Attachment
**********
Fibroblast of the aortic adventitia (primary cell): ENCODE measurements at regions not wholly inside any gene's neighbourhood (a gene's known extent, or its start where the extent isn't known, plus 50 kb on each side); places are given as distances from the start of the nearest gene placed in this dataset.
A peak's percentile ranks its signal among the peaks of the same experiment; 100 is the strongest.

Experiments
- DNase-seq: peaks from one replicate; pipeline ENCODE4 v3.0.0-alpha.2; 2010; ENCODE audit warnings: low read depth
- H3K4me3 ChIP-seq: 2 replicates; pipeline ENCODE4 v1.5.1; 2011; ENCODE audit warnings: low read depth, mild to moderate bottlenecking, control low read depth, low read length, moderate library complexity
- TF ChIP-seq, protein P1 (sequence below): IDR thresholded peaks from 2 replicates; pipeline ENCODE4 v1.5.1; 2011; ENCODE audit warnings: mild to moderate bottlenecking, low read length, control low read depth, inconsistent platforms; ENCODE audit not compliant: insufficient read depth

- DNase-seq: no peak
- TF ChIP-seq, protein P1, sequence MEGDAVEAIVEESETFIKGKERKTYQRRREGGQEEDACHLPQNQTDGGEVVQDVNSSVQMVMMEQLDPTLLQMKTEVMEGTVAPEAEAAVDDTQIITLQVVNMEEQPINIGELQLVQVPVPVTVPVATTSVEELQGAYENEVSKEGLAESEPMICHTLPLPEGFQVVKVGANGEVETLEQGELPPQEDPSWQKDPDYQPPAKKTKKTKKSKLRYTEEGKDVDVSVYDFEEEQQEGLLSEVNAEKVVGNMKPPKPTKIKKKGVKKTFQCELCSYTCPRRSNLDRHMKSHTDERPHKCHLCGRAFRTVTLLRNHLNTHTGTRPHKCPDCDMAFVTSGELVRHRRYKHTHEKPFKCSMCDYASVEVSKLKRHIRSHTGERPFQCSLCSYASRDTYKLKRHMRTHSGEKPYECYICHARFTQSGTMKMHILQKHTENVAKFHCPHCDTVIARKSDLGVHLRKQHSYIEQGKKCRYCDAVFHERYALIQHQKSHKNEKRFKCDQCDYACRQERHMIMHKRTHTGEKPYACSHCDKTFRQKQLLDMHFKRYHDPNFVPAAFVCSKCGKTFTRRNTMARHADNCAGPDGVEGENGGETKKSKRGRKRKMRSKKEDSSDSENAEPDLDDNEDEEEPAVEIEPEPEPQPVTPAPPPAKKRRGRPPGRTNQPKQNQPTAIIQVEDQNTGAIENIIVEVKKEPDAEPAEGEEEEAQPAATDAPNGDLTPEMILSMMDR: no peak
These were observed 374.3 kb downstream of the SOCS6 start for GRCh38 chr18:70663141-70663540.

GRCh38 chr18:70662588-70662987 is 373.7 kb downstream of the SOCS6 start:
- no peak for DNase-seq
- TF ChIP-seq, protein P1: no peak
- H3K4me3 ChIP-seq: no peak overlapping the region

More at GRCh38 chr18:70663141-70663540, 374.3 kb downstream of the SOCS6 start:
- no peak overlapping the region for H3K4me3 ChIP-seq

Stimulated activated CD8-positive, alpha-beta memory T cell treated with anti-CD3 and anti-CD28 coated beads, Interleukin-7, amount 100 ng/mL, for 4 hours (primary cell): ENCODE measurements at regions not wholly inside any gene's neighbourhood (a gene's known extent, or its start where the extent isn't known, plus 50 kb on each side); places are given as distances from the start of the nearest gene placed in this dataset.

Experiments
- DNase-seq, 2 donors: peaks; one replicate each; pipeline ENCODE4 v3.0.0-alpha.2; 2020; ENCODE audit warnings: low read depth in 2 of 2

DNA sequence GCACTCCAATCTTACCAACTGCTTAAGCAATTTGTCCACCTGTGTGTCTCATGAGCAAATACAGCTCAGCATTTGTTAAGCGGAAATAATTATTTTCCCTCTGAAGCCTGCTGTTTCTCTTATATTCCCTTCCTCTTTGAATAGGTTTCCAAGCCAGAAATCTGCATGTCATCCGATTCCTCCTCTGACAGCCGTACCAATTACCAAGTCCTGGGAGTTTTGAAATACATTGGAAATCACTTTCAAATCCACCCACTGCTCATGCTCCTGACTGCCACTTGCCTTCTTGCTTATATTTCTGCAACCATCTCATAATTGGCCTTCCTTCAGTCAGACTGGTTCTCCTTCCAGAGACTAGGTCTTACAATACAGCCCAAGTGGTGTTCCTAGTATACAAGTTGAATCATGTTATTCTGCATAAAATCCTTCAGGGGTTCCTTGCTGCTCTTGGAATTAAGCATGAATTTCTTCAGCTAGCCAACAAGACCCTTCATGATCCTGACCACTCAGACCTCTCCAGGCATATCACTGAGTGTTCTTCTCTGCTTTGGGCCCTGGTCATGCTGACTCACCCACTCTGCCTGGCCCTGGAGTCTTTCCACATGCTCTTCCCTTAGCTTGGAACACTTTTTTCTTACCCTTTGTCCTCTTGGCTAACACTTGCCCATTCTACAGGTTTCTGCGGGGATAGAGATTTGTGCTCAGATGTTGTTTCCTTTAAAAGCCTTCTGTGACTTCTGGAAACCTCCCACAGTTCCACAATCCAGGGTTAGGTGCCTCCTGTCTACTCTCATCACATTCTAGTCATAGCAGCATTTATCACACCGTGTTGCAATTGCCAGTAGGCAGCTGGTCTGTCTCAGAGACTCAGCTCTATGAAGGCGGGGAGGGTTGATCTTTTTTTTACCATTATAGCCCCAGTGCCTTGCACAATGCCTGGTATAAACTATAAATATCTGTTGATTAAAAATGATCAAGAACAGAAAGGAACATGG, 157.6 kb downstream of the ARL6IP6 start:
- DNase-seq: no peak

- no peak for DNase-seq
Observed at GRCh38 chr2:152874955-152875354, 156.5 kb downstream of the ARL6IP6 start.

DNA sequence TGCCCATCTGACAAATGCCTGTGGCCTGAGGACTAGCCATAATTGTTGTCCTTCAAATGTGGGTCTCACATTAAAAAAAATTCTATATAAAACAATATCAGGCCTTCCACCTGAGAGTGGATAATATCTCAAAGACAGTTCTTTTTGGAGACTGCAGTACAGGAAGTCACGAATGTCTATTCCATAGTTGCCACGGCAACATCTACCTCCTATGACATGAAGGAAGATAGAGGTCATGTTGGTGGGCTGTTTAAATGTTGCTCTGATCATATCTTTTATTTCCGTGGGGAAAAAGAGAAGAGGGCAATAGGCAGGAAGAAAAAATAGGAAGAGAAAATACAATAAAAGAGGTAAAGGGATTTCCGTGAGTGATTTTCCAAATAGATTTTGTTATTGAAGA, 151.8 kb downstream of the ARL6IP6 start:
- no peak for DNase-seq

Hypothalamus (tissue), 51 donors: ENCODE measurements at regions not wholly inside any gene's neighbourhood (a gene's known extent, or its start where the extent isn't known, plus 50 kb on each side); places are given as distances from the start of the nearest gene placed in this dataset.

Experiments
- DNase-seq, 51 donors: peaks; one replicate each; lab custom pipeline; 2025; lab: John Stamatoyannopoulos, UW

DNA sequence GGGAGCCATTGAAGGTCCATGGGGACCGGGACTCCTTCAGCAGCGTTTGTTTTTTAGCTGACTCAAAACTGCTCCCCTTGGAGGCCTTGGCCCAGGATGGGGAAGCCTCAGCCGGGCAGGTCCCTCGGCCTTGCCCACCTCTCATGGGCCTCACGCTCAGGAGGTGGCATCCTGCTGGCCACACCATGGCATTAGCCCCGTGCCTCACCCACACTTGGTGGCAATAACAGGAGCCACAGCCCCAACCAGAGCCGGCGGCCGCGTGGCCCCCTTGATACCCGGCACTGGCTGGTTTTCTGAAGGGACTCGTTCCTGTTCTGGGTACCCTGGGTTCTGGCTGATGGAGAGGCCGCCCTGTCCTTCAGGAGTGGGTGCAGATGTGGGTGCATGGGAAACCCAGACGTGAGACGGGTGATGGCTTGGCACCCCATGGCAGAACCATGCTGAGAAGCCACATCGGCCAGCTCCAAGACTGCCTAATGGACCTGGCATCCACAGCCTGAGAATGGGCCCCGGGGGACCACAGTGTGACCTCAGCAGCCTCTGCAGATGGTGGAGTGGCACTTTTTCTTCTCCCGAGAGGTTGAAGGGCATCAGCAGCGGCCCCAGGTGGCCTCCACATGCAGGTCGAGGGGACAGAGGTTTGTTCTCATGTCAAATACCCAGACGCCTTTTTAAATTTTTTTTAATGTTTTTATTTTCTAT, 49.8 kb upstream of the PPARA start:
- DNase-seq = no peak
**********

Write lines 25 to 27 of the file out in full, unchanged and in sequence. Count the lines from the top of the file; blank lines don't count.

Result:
Hypothalamus (tissue), 51 donors: ENCODE measurements at regions not wholly inside any gene's neighbourhood (a gene's known extent, or its start where the extent isn't known, plus 50 kb on each side); places are given as distances from the start of the nearest gene placed in this dataset.

Experiments
- DNase-seq, 51 donors: peaks; one replicate each; lab custom pipeline; 2025; lab: John Stamatoyannopoulos, UW